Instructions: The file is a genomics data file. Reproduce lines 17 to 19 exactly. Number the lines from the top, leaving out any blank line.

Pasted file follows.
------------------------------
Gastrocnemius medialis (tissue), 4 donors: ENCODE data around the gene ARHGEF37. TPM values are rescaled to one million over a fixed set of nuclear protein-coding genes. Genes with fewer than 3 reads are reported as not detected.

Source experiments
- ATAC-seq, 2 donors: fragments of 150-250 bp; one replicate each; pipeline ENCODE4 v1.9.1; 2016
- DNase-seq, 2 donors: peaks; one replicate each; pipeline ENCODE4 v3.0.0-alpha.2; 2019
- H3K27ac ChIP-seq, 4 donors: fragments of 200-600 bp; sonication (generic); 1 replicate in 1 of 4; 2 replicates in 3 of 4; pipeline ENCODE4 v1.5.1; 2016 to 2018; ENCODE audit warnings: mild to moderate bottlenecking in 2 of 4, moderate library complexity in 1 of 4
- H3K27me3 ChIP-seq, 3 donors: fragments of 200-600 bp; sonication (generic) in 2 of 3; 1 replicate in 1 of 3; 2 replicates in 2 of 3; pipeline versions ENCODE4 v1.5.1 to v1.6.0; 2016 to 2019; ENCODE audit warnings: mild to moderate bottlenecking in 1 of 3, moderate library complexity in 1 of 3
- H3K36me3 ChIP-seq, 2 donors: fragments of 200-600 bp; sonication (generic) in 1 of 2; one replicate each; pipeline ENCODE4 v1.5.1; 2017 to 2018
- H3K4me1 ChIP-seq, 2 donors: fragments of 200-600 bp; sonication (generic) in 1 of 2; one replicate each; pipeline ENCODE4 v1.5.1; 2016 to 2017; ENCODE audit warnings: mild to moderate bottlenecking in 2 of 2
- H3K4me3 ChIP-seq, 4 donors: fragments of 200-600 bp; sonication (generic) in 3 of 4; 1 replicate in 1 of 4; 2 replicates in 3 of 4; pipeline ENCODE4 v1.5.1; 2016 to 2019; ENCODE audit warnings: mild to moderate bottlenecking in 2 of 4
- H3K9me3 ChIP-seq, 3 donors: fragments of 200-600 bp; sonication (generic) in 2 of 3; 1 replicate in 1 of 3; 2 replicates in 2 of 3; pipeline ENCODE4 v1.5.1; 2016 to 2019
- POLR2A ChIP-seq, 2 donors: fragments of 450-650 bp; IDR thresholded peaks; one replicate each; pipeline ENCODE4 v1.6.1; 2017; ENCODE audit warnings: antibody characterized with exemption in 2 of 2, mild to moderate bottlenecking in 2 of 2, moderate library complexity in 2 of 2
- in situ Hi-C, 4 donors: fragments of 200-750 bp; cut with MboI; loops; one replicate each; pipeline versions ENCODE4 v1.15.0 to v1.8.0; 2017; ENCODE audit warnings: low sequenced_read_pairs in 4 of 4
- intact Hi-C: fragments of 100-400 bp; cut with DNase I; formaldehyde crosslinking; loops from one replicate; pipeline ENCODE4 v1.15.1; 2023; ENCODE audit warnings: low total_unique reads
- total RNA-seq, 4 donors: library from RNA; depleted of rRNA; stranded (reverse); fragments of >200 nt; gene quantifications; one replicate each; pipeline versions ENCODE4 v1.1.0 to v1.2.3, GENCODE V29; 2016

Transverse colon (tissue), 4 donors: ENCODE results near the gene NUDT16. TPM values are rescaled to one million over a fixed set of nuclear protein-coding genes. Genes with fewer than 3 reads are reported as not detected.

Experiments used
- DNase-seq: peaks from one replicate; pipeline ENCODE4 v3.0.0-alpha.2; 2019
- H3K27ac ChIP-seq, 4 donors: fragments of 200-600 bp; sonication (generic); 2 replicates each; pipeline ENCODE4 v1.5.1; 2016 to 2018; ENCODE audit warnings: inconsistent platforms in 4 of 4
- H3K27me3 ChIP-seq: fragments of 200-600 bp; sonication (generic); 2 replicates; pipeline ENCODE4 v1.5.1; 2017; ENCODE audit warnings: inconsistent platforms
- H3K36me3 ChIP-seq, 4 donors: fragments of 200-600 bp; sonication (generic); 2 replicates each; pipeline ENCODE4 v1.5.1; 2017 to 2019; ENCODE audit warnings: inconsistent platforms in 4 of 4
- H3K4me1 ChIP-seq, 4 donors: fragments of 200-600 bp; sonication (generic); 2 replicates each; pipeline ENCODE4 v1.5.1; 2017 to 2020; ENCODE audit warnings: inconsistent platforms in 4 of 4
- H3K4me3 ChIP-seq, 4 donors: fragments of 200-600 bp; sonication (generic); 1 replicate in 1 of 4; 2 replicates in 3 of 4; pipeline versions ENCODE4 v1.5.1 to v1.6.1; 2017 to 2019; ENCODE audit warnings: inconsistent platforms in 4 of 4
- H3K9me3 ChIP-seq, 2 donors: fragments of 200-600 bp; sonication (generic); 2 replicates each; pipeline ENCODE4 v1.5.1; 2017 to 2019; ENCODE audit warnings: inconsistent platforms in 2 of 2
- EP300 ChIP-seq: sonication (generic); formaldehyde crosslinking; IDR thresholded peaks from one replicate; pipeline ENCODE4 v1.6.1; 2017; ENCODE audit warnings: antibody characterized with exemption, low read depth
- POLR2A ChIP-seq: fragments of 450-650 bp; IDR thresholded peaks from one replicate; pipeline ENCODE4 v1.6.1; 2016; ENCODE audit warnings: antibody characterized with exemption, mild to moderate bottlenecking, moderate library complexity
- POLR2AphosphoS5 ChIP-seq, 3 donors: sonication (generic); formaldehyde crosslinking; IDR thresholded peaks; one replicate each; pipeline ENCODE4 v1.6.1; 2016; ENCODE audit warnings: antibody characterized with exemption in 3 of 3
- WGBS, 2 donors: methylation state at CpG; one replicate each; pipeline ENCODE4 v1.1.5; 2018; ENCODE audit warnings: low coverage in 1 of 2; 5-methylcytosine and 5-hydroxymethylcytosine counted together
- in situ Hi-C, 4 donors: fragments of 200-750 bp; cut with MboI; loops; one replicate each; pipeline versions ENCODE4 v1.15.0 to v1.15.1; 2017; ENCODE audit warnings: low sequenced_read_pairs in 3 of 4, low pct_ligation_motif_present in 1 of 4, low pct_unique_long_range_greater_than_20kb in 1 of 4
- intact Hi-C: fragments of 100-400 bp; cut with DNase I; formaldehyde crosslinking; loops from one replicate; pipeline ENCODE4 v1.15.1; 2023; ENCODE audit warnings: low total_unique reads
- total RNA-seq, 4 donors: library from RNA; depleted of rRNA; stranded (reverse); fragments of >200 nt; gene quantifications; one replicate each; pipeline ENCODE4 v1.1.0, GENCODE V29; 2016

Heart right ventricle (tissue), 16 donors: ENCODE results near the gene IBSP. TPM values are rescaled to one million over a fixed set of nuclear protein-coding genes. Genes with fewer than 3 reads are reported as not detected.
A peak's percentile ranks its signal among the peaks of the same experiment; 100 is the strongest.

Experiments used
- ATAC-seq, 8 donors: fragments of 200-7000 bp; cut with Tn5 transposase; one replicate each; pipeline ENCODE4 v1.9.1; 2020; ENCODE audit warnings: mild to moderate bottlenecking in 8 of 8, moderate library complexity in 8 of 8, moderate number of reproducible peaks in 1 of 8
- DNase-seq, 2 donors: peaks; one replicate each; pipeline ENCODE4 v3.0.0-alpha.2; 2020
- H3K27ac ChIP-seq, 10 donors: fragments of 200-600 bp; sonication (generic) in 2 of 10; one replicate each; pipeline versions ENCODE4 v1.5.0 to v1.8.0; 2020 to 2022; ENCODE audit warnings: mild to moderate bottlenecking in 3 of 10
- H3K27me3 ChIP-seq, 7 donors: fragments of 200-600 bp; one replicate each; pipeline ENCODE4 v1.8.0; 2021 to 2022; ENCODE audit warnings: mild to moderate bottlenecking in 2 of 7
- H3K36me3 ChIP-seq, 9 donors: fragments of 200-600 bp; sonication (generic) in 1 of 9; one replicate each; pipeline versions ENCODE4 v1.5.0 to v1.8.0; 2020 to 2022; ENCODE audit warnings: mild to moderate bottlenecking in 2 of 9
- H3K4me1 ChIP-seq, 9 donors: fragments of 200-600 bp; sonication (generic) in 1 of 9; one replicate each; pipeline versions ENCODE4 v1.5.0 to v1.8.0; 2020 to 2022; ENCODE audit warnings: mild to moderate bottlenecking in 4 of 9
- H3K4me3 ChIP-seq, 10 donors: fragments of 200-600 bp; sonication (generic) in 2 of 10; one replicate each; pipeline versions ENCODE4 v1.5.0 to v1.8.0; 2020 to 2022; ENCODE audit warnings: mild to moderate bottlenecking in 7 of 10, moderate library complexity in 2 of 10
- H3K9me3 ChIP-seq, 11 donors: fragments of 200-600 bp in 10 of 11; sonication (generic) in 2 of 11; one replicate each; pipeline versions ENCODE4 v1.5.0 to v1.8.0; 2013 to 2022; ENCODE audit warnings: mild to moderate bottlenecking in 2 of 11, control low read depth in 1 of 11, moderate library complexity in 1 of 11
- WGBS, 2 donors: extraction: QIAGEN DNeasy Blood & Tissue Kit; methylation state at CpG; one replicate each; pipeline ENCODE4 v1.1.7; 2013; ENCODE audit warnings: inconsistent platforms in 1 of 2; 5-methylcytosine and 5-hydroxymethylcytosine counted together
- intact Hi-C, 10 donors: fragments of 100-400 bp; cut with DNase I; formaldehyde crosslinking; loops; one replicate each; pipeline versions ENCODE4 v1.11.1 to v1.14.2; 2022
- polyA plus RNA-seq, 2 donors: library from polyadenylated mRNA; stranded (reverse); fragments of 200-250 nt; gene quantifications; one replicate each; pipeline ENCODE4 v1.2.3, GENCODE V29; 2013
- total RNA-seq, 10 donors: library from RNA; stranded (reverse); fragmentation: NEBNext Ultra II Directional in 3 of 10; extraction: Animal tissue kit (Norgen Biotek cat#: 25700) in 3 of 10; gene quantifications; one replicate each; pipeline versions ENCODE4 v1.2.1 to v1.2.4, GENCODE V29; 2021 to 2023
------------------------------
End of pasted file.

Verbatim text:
- DNase-seq: peaks from one replicate; pipeline ENCODE4 v3.0.0-alpha.2; 2019
- H3K27ac ChIP-seq, 4 donors: fragments of 200-600 bp; sonication (generic); 2 replicates each; pipeline ENCODE4 v1.5.1; 2016 to 2018; ENCODE audit warnings: inconsistent platforms in 4 of 4
- H3K27me3 ChIP-seq: fragments of 200-600 bp; sonication (generic); 2 replicates; pipeline ENCODE4 v1.5.1; 2017; ENCODE audit warnings: inconsistent platforms